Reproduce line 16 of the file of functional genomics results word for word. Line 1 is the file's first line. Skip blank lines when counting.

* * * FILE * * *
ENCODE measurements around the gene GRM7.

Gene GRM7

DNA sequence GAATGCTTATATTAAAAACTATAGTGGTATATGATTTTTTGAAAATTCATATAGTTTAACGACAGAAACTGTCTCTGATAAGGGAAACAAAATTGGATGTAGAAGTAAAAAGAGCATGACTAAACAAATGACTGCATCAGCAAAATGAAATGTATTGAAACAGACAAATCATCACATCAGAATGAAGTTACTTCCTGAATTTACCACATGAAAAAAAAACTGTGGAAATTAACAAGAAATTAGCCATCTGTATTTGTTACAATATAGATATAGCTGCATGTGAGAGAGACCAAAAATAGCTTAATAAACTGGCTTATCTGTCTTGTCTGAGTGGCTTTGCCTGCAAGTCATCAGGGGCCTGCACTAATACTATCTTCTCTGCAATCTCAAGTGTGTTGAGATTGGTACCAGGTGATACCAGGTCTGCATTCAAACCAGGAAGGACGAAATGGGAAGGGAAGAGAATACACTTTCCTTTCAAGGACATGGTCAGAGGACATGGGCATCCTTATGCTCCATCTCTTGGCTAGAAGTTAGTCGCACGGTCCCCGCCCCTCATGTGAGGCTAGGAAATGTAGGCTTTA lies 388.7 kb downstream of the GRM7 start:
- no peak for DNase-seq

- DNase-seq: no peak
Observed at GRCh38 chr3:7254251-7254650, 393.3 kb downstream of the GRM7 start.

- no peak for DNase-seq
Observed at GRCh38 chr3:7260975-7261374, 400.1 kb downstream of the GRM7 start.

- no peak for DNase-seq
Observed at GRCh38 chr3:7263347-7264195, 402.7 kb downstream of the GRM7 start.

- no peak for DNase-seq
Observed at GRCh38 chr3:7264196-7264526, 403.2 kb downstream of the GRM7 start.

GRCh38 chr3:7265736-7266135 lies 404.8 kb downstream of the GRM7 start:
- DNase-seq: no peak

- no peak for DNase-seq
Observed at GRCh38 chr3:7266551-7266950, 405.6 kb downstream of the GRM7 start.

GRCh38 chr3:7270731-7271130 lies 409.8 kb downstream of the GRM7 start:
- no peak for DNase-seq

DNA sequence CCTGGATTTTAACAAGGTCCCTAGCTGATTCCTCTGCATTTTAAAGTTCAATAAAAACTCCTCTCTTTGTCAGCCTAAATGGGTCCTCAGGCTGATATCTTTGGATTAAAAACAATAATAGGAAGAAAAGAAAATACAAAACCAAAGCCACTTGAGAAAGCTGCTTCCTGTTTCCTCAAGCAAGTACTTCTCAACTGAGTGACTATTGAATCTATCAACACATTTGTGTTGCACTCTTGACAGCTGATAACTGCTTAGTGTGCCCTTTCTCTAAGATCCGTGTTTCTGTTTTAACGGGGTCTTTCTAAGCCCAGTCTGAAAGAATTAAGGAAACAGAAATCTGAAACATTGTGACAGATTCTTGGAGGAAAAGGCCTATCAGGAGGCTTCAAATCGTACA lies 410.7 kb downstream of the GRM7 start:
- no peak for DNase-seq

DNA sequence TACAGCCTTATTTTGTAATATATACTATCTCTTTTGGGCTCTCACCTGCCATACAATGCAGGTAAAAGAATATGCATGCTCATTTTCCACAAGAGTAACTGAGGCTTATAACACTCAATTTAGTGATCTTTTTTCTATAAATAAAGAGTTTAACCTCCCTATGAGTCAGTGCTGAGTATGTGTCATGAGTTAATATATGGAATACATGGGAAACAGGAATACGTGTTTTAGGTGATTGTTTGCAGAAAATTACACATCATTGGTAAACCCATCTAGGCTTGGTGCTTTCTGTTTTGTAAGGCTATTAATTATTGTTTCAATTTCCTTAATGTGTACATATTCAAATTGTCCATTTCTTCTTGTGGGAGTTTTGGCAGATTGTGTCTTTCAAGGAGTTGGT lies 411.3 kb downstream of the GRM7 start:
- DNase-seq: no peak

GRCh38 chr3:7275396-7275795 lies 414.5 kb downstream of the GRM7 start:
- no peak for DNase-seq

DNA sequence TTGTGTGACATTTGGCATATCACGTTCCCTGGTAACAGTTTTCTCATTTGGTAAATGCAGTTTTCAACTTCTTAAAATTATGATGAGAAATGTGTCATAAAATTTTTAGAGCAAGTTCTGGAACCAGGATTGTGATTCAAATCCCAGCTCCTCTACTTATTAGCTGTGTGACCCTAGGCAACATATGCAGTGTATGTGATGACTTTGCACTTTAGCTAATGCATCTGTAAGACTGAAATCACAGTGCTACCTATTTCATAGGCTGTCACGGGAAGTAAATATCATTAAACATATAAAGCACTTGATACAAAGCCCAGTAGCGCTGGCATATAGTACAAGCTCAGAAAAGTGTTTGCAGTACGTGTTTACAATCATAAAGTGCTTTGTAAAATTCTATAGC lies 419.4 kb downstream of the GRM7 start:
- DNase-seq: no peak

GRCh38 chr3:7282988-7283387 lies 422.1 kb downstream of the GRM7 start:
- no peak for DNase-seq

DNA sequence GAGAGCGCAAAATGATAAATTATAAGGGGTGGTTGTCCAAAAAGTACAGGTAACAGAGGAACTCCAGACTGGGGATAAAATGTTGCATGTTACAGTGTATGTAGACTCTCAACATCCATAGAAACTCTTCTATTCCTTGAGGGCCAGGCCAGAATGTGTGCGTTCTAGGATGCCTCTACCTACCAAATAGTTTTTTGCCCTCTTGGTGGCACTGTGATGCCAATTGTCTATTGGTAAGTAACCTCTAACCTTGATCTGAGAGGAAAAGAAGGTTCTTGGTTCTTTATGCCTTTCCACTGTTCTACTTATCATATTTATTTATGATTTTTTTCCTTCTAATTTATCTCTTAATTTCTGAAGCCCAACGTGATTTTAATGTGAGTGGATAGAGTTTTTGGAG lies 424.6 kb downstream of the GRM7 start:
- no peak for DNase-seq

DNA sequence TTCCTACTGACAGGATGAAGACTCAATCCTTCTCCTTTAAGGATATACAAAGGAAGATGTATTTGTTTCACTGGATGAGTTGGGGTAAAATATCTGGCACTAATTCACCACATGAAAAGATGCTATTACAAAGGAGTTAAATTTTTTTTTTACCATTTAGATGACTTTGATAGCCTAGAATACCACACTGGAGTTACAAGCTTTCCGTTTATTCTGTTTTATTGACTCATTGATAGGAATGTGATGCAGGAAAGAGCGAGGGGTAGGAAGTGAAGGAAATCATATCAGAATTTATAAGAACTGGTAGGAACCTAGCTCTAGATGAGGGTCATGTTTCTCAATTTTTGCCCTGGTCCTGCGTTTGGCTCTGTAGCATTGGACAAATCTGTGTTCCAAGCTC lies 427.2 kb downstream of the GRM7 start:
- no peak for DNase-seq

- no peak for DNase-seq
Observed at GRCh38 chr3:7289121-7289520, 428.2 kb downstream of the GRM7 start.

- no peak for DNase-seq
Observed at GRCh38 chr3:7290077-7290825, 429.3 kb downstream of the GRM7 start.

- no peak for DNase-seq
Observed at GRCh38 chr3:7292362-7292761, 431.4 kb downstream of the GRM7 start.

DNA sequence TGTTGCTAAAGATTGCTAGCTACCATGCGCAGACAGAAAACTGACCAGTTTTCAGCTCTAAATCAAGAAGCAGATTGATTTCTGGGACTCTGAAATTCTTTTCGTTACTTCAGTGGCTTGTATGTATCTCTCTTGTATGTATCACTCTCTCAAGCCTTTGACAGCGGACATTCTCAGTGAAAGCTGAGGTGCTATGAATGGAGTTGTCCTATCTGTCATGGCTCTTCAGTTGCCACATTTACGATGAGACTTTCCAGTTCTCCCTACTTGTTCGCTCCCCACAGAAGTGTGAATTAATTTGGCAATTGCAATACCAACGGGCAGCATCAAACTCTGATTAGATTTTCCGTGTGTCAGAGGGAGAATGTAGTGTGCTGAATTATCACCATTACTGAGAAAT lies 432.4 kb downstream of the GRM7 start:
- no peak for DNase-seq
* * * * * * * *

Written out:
Observed at GRCh38 chr3:7266551-7266950, 405.6 kb downstream of the GRM7 start.